Residents of northeast Queens took some comfort in hearing that one long-awaited project at Little Bay Park would be moving forward soon.
In an e-mail to his community last week, Bay Terrace Community Alliance President Warren Schreiber said he was cautiously optimistic to report the city Parks Departments’ intention of breaking ground on a new comfort station at Little Bay Park in March.
“I am hopeful, but also skeptical,” Schreiber said. “I just don’t want to see the community disappointed again if they come up with another reason why the project cannot move forward.”
According to a Parks spokesman, the project should be finished by fall 2014 and will include a new comfort station, trees, plantings, and an expanded 100-car parking lot equipped with the ability to clean and absorb storm water runoff, reducing the burden on the area’s drains. The bidding process for the project is nearly finished and the project’s contracts are awarded, or soon to be awarded, the spokesman said.
Schreiber has kept a close watch on the project over the last several years with hopes that Parks would eradicate an eyesore currently set up near Little Bay: portable toilets.
Over recent years, a small row of portable toilets have remained the only option for anyone at the park. And according to Schreiber, the conditions of those toilets has not historically been attractive.
“A while back, they were in pretty deplorable conditions. Some people had brought it to my attention that they had not been cleaned in some time,” Schreiber said. “Much to the credit of Parks, they looked at the issue and took steps to correct the situation. But still, I don’t particularly like what we have there now.”
Schreiber said it was important that a comfort station be built to accommodate the rising number of people visiting the area over recent years.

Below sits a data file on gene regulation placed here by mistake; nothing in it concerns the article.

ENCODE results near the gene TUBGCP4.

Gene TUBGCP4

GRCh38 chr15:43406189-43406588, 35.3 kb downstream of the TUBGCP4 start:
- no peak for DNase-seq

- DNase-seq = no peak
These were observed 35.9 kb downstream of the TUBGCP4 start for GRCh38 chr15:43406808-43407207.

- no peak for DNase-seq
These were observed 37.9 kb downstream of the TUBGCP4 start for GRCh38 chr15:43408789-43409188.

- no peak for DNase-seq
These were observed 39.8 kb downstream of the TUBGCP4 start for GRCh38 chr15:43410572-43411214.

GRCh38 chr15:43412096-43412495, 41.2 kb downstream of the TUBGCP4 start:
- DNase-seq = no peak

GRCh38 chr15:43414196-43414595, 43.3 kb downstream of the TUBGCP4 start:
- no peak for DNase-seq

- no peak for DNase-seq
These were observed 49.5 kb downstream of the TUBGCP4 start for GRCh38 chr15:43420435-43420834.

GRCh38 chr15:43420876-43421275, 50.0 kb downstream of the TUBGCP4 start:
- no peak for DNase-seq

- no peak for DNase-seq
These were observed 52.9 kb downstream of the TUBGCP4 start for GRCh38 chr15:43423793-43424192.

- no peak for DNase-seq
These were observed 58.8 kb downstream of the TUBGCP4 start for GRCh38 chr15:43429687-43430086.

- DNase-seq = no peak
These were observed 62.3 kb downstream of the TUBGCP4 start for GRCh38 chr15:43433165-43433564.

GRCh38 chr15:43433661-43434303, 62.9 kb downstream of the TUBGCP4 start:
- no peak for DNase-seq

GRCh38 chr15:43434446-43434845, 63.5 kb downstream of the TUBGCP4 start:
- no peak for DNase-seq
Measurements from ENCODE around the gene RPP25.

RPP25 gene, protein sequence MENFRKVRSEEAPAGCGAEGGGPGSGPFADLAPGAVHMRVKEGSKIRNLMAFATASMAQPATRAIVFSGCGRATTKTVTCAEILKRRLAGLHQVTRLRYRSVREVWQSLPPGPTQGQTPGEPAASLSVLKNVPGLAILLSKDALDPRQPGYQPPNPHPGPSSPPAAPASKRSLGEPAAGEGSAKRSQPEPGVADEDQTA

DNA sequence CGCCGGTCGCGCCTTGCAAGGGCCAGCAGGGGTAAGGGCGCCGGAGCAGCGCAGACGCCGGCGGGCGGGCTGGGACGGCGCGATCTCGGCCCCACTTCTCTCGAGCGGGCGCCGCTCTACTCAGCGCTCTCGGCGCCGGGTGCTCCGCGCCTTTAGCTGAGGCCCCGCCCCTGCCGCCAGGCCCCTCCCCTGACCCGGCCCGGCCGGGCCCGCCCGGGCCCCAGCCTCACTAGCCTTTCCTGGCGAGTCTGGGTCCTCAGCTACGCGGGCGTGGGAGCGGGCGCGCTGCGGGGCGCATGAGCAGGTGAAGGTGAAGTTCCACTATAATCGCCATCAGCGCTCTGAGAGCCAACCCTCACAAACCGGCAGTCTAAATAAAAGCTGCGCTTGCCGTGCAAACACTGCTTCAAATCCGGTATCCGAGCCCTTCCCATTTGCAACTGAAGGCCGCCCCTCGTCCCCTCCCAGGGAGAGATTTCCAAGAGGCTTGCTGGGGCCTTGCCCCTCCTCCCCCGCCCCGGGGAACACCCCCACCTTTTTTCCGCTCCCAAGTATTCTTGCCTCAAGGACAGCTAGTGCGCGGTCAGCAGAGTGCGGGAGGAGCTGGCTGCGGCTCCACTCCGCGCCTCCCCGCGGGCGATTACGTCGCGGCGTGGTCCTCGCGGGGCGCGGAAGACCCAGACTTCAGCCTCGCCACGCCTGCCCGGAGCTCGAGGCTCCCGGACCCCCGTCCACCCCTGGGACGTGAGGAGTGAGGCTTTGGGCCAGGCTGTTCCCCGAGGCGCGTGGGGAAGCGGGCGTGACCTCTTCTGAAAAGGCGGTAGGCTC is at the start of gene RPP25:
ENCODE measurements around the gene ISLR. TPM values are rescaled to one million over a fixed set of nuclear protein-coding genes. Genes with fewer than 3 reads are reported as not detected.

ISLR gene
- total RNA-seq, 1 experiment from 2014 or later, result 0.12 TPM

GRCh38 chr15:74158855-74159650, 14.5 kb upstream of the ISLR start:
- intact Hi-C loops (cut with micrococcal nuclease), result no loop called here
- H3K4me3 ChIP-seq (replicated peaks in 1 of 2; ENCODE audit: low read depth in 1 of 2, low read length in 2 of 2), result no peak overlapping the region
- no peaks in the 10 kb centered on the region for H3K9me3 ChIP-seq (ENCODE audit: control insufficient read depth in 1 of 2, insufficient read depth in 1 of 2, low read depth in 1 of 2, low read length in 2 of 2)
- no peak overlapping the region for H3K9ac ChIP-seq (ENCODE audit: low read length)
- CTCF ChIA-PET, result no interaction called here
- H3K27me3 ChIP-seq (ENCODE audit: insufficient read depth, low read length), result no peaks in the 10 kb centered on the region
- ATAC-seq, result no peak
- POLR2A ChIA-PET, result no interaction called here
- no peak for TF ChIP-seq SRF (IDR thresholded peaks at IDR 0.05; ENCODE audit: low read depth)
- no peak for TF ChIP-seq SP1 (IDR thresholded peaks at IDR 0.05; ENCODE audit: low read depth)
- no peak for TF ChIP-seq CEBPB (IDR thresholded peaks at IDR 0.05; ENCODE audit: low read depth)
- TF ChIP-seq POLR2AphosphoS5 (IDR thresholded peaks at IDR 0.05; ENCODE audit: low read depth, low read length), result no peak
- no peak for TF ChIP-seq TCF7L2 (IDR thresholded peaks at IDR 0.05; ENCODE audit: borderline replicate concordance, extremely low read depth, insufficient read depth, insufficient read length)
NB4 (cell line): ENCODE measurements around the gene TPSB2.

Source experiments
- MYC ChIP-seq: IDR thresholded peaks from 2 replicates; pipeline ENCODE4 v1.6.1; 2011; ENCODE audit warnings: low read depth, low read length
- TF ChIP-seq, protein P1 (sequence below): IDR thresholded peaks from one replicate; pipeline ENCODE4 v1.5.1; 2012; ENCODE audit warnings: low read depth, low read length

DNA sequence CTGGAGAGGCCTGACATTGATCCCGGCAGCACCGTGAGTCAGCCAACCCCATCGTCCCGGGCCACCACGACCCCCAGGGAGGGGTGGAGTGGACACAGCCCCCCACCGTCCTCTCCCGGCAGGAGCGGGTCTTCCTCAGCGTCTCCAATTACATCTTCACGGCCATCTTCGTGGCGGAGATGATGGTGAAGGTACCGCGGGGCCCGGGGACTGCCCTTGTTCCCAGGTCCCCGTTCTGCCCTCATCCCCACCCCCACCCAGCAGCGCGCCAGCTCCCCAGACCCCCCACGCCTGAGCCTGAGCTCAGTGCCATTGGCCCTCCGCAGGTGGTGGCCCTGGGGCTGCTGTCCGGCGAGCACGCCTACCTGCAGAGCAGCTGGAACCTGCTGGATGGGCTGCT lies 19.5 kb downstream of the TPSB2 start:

Over the summer, the Parks Department opened the bidding process for the construction of a comfort station at the park and said a timeline would be available after all bids were received and evaluated. When the bidding was opened, state Sen. Tony Avella (D-Bayside) joined with northeast Queens community leaders in celebrating the project’s progress.
“After years of bureaucratic delays, I am pleased that this project is finally moving forward,” Avella said. “It is a real shame that a great park like Little Bay Park, which has what I consider the best dog run in the entire city, does not have a comfort station.”
The senator said he had already helped provide more than $1 million as a member of the City Council for the project nearly four years ago, but plans never came to fruition, thanks to what he called a “never-ending bureaucratic delay.”
Several years ago, Avella had allocated money for the construction of public restrooms nearly a year after former U.S. Rep. Gary Ackerman announced in 2004 he had secured $4.12 million in federal transportation money to expand parking capacity at Little Bay Park and reduce traffic congestion leading into Fort Totten with a rebuilt Cross Island Parkway bridge overpass at 212th Street.
And all these years later, ground has yet to be broken and Schreiber said he still remained wary.
“After being stonewalled for so many years, I am somewhat apprehensive,” he said.
Reach reporter Phil Corso by e-mail at email@example.com or by phone at 718-260-4573.
©2013 Community News Group
By submitting this comment, you agree to the following terms:
You agree that you, and not TimesLedger.com or its affiliates, are fully responsible for the content that you post. You agree not to post any abusive, obscene, vulgar, slanderous, hateful, threatening or sexually-oriented material or any material that may violate applicable law; doing so may lead to the removal of your post and to your being permanently banned from posting to the site. You grant to TimesLedger.com the royalty-free, irrevocable, perpetual and fully sublicensable license to use, reproduce, modify, adapt, publish, translate, create derivative works from, distribute, perform and display such content in whole or in part world-wide and to incorporate it in other works in any form, media or technology now known or later developed.